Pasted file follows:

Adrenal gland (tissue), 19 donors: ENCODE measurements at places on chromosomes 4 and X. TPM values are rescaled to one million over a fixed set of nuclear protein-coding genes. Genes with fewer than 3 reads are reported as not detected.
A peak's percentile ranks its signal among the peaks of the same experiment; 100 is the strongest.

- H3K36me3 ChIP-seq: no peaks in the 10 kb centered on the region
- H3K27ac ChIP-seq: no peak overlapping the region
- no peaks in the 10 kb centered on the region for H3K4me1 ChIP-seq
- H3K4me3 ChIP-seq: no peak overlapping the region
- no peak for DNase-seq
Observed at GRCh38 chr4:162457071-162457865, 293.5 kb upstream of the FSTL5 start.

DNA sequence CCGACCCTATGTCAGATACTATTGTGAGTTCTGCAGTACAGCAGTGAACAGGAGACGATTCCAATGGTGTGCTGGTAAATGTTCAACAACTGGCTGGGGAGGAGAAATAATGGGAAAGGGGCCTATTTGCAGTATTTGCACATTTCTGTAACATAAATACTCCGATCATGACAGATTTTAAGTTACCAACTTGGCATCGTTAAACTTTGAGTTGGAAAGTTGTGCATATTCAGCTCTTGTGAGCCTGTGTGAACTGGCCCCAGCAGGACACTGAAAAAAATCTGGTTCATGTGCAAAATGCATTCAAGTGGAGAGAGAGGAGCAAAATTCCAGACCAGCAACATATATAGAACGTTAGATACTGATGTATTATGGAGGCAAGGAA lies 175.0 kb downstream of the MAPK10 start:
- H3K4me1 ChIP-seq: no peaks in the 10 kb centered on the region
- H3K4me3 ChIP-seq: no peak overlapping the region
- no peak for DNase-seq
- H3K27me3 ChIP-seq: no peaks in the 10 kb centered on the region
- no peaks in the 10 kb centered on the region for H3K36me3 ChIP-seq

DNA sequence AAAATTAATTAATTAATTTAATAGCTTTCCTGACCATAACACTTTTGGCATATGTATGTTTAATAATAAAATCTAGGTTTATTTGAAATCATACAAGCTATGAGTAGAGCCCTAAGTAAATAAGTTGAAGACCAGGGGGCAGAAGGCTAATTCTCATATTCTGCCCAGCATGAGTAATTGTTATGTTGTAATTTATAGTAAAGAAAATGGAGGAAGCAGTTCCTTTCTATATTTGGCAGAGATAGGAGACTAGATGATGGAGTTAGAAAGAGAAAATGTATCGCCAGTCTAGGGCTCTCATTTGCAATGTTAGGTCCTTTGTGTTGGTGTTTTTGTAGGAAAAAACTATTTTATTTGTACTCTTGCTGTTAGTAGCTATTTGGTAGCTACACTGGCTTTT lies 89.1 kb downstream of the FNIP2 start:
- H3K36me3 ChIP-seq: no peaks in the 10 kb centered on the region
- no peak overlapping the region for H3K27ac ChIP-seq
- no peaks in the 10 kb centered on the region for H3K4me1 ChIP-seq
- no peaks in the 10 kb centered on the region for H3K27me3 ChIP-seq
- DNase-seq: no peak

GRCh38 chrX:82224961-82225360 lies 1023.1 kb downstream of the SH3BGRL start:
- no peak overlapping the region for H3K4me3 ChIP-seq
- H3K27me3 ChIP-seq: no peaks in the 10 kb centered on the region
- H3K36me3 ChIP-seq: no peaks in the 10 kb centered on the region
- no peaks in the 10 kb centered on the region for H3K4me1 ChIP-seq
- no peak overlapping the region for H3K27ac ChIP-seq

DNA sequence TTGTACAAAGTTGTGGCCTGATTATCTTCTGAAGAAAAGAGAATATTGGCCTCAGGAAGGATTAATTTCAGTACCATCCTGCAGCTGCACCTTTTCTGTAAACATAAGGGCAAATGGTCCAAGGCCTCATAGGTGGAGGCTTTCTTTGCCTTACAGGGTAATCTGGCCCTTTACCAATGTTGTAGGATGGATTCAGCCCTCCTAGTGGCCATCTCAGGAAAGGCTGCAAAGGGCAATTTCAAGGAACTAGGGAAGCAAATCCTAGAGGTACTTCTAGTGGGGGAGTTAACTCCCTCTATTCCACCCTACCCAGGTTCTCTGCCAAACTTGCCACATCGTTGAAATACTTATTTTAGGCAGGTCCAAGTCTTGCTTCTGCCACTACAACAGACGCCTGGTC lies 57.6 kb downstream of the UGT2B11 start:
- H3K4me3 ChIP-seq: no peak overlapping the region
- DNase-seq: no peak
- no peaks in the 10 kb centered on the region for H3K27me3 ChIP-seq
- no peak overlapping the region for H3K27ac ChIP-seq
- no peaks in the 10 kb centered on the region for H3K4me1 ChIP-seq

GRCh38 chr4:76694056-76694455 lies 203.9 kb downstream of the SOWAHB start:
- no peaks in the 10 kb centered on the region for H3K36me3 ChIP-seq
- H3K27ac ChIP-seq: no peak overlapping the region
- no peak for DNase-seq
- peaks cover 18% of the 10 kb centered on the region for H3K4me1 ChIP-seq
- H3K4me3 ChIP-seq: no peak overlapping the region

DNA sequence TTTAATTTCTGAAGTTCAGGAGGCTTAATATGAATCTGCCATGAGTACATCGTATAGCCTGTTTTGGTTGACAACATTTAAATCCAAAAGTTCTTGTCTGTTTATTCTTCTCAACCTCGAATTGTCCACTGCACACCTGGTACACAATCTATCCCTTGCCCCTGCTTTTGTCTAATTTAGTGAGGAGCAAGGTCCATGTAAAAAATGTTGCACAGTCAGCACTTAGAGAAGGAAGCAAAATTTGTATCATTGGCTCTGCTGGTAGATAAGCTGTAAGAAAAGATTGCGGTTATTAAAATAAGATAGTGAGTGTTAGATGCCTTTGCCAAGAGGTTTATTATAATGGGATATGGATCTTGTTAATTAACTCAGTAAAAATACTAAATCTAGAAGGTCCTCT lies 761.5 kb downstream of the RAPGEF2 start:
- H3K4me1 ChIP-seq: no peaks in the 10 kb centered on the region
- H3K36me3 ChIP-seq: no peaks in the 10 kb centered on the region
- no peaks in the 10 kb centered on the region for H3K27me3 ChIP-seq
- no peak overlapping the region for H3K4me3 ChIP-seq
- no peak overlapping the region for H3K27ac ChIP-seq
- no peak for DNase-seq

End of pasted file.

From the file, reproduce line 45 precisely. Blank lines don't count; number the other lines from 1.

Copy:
- no peak for DNase-seq